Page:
Later that year at their presidential nominating convention, the Republicans were split between former President Ulysses S. Grant, Maine's James Gillespie Blaine, and Secretary of the Treasury John Sherman, a fellow Ohioan. Garfield strongly supported Sherman and made a speech formally nominating him, but early balloting made it clear that Sherman would not be the nominee.

With neither Grant, Blaine nor Sherman able to win a majority of delegates after the first day of balloting, on the first ballot of the second day (and 34th overall) Wisconsin's delegation suddenly shifted all its votes to Garfield, who was aghast at the thought that he might be trying to thwart his friend Sherman's effort. The 35th ballot saw an even greater groundswell of support from former Blaine and Sherman supporters (Grant's supporters remained unanimously behind the former President), and on the 36th ballot Garfield was nominated, with virtually all of Blaine and Sherman's delegates breaking ranks to vote for the dark horse nominee. Ironically, the U.S. Senate seat to which Garfield had been chosen ultimately went to John Sherman, whose presidential candidacy Garfield had gone to the convention to support.

Garfield defeated the Democratic candidate, Winfield Scott Hancock, another distinguished former Union Army general, by 214 electoral votes to 155. (The popular vote was much closer; see U.S. presidential election, 1880.) President Garfield took office on March 4, 1881. During his administration, Garfield did his best to mediate Republican Party infighting. Garfield was a leader of the "Half-Breeds," who supported civil service reform and Hayes's relatively lenient treatment of the postwar South. His Vice President, Chester A. Arthur of New York, was a member of the "Stalwarts," who advocated the retention of the patronage system and a tougher stance regarding the former Confederate states.


PresidentJames A. Garfield1881
Vice PresidentChester A. Arthur1881
Secretary of StateJames G. Blaine1881
Secretary of the TreasuryWilliam Windom1881
Secretary of WarRobert T. Lincoln1881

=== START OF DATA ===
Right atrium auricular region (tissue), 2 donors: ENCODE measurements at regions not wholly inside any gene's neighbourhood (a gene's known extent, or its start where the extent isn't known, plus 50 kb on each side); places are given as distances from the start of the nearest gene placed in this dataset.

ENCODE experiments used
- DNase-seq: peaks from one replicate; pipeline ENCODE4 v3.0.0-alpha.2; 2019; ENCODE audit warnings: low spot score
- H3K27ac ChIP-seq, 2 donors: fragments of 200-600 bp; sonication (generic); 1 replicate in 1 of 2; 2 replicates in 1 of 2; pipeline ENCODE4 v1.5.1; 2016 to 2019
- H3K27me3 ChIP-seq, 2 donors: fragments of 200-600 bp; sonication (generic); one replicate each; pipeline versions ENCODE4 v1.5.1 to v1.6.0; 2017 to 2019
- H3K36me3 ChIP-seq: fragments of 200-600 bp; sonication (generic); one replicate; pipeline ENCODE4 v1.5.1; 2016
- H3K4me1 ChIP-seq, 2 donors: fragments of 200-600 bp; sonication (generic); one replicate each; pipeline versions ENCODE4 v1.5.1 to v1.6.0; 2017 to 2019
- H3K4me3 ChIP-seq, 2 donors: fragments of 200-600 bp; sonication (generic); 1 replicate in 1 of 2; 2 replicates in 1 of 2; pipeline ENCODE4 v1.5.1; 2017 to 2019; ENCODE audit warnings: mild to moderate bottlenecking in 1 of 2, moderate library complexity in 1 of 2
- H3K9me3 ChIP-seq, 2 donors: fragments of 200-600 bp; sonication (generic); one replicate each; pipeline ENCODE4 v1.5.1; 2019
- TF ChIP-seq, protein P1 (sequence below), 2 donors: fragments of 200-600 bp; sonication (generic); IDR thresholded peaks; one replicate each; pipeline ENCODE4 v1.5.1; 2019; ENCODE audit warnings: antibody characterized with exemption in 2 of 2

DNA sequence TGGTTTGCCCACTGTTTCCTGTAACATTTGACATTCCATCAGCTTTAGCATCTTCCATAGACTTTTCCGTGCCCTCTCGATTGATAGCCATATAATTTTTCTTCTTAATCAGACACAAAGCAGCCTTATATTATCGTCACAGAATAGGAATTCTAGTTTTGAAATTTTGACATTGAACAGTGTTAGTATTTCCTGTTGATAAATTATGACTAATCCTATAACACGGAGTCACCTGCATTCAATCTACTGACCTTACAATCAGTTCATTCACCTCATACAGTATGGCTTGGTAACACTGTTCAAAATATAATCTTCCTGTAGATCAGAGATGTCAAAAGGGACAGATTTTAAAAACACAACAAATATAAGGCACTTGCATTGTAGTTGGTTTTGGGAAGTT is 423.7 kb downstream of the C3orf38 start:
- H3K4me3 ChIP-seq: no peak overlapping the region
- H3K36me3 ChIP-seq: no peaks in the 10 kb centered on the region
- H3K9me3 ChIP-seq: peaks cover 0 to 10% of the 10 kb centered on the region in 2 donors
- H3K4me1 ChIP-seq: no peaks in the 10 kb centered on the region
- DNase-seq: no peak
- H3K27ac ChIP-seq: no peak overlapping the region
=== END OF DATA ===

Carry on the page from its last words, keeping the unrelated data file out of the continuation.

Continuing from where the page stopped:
Attorney GeneralWayne MacVeagh1881
Postmaster GeneralThomas L. James1881
Secretary of the NavyWilliam H. Hunt1881
Secretary of the InteriorSamuel J. Kirkwood1881

Supreme Court appointments

In his brief term in office, Garfield appointed a single Justice to the Supreme Court of the United States:


President Garfield just after he was shot, as depicted in engraving from 1881 newspaper.
President Garfield just after he was shot, as depicted in engraving from 1881 newspaper.

Garfield was shot by Charles J. Guiteau on July 2, 1881, less than four months after taking office. The President was walking through a Washington, D.C. train station at the time, accompanied by Secretary of State James G. Blaine. As he was being arrested, Guiteau excitedly said, "I am a Stalwart and Arthur is President now," which briefly led to unfounded suspicions that Arthur or his supporters had put Guiteau up to the crime. Guiteau was apparently upset by being passed over for a patronage post as the United States consul in Paris. Garfield's assassination was instrumental to the passage of the Pendleton Civil Service Reform Act on January 16, 1883.

One of the bullets that struck Garfield lodged in his back and could not be found. Alexander Graham Bell devised a metal detector in an attempt to find the bullet, but the metal bedframe Garfield was lying on confused the instrument. This was not realized at the time, bedframes being relatively rare. Garfield became increasingly ill over a period of several months due to infection and died 80 days after he was shot, on September 19, 1881 in Elberon, New Jersey. The ailing President had been moved to Elberon, a seaside community, in the vain hope that the fresh air and quiet there might aid his recovery. Most historians and medical experts now believe that Garfield probably would have survived his wound, had the doctors attending him been more capable. Several inserted their unsterilized fingers into the wound to probe for the bullet, and one doctor punctured Garfield's liver in doing so.

Guiteau was found guilty of assassinating Garfield, despite claiming an insanity defense and insisting (with some validity, as is now recognized) that incompetent medical care had really killed the President. Guiteau was sentenced to death, and was executed by hanging on June 30, 1882 in Washington, D.C.

Garfield was buried, with great and solemn ceremony, in a mausoleum in Lakeview Cemetery in Cleveland, Ohio. He was the last person elected President directly from the United States House of Representatives. One of the most intelligent men ever to live in the White House, Garfield had great - but tragically unfulfilled - potential.

Related articles

History Clipart and Pictures

External links

Preceded by:
Albert G. Riddle
U.S. Congressman for the 19th District of Ohio
Succeeded by:
Ezra B. Taylor
Preceded by:
Rutherford B. Hayes
Republican Party Presidential candidate
1880 (won)
Succeeded by:
James G. Blaine
Preceded by:
Rutherford B. Hayes
President of the United States
March 4, 1881September 19, 1881
Succeeded by:
Chester A. Arthur

Template:End box